FORT MYERS, Fla. — A small group of chemistry students at Florida Gulf Coast University is back in the lab, but not for class — they are making hand sanitizer.
"Almost two weeks ago, we decided to make a very small contribution to our community, helping to fight this COVID-19 health issue that we are experiencing," said Dr. Arsalan Mirjafari, Ph.D. Associate Professor of Chemistry at FGCU.
The idea sparked when Dr. Mirjafari realized they had the supplies needed to make hand sanitizer.
"The chemistry department was generous and donated almost 20 liters of the ingredients," said Dr. Mirjafari.
The sanitizer is made up of a mixture of alcohol, hydrogen peroxide, glycerol, and water.
"It's a very easy process for us, and this is a very efficient antiviral solution," said Dr. Mirjafari.
Grace Anderson is one of the chemistry students working alongside Dr. Mirjafari to make the hand sanitizer.
"I think that it's really great that we can use these resources to help our community," said Grace Anderson.
Anderson is also one of the students who recently traveled to Italy with the University's Chamber Choir.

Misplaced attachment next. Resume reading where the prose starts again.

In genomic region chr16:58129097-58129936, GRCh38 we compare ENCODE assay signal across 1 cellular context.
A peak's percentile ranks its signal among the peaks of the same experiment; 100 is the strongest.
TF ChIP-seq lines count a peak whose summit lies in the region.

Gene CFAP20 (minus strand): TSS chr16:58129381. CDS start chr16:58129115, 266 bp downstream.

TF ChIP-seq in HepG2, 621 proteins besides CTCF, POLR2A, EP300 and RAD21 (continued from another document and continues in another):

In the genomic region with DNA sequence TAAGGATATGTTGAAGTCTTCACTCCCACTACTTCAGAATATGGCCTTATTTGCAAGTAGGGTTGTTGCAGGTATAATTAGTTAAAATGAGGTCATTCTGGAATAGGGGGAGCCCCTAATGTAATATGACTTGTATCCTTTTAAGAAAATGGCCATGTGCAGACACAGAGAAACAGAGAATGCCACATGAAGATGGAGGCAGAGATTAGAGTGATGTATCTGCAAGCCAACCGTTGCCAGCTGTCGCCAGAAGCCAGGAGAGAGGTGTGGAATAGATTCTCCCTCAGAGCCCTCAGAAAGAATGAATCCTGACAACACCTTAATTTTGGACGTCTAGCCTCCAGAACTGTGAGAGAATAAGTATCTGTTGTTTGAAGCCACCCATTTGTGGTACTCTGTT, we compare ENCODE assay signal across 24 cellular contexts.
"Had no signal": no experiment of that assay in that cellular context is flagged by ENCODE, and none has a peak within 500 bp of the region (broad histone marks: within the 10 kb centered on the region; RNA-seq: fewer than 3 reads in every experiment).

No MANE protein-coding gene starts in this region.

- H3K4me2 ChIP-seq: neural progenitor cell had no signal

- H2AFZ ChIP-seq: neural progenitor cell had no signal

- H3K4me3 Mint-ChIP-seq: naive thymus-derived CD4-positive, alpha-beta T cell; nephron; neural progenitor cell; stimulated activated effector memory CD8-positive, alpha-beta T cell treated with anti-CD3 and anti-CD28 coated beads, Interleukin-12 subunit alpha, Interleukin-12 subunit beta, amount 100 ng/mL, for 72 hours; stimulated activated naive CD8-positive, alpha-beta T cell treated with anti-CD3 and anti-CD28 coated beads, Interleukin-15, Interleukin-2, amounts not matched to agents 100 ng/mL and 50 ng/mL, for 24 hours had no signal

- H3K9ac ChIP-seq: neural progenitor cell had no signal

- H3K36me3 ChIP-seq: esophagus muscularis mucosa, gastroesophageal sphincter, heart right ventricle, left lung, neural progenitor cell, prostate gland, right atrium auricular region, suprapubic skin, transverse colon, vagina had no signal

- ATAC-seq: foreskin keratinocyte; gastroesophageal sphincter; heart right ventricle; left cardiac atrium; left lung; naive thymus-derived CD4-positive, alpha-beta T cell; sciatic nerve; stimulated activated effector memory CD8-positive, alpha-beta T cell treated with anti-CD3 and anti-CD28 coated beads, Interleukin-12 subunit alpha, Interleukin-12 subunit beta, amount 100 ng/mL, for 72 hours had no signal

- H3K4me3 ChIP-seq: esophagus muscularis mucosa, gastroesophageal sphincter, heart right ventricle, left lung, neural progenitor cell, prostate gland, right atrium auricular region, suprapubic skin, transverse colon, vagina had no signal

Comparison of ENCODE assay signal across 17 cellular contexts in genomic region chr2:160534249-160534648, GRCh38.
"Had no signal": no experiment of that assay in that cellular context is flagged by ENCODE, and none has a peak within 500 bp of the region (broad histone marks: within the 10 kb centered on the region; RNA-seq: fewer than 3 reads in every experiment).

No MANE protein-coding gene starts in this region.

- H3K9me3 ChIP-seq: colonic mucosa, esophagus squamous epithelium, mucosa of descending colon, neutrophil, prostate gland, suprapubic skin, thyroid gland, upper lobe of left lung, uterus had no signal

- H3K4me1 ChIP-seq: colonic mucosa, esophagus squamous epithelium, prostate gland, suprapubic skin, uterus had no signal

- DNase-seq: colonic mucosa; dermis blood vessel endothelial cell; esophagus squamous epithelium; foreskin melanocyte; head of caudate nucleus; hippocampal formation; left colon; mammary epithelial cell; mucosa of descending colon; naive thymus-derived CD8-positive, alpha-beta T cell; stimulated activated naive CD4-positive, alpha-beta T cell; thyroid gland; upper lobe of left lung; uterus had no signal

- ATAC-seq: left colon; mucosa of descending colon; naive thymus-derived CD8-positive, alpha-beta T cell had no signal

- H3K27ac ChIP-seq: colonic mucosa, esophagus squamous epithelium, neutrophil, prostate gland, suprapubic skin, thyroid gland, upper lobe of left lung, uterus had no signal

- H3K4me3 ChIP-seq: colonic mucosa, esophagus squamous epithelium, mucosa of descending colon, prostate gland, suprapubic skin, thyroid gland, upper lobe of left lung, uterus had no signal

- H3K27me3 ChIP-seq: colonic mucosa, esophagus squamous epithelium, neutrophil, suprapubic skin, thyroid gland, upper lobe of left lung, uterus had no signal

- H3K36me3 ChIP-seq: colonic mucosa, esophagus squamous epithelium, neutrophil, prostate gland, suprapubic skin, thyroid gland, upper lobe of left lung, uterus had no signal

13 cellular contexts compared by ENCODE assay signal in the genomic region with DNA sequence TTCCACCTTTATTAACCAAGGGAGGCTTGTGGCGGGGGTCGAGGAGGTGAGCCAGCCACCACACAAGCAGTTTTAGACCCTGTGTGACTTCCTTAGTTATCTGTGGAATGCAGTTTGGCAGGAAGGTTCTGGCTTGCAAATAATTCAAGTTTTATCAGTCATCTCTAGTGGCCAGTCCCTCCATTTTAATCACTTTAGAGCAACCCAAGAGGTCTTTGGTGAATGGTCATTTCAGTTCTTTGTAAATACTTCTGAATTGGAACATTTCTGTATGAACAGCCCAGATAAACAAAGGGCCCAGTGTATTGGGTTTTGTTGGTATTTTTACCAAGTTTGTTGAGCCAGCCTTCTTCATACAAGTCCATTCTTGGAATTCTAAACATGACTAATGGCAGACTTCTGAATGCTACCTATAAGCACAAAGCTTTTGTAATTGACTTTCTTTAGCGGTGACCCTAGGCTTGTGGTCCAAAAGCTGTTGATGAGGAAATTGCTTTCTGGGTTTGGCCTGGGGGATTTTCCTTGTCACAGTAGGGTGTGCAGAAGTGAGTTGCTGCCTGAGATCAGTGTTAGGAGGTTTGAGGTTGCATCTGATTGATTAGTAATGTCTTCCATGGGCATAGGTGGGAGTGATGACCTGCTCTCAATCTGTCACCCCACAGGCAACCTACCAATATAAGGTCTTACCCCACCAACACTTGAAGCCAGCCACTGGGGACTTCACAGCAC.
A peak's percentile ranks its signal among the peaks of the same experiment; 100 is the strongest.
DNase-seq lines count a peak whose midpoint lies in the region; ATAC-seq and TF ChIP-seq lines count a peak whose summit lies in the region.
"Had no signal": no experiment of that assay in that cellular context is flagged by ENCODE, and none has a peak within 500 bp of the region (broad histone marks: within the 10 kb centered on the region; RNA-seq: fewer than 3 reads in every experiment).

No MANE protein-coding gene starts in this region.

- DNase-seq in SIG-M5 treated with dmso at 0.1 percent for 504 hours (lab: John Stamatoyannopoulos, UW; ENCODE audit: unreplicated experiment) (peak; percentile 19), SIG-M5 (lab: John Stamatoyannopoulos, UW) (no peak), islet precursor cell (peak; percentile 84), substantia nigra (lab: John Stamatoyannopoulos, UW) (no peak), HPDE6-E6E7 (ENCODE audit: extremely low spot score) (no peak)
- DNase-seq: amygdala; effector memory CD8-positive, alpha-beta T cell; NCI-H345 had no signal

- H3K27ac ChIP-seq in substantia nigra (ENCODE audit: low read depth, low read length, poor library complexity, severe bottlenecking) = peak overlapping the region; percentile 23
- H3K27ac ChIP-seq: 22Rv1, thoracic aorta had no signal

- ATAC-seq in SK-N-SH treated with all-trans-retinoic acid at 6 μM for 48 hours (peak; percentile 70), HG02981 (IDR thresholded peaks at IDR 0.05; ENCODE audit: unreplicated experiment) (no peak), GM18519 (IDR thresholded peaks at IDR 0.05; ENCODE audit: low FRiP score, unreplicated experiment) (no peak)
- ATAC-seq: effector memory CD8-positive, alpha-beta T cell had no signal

"It was kind of crazy because this was happening right when the whole pandemic was really catching fire," said Anderson.
Concerns over the coronavirus cut their trip short.
When Anderson and the rest of the group returned to the U.S, they had to self-quarantine for two-weeks.
"This has kind of made this whole project here with the hand sanitizer a little more important to me," said Anderson.
David Siegel is another chemistry student helping make the hand sanitizer.
Siegel says while helping others during this crisis is their goal, it's something they could have never imaged doing while still students.
"That's kind of the goal of science; it's to help people eventually with what you learned in your research, but in a pandemic, while still an undergrad, was definitely not foreseen," said Siegel.
The students and Dr. Mirjafari have already made and donated 40 liters of hand sanitizer to student dorms.
Wednesday's batch is set to go to local hospitals.
"I mean we are not going to make enough to save the whole world but the local hospitals, the dorms, someone is getting use out of it that wouldn't have before," said Siegel.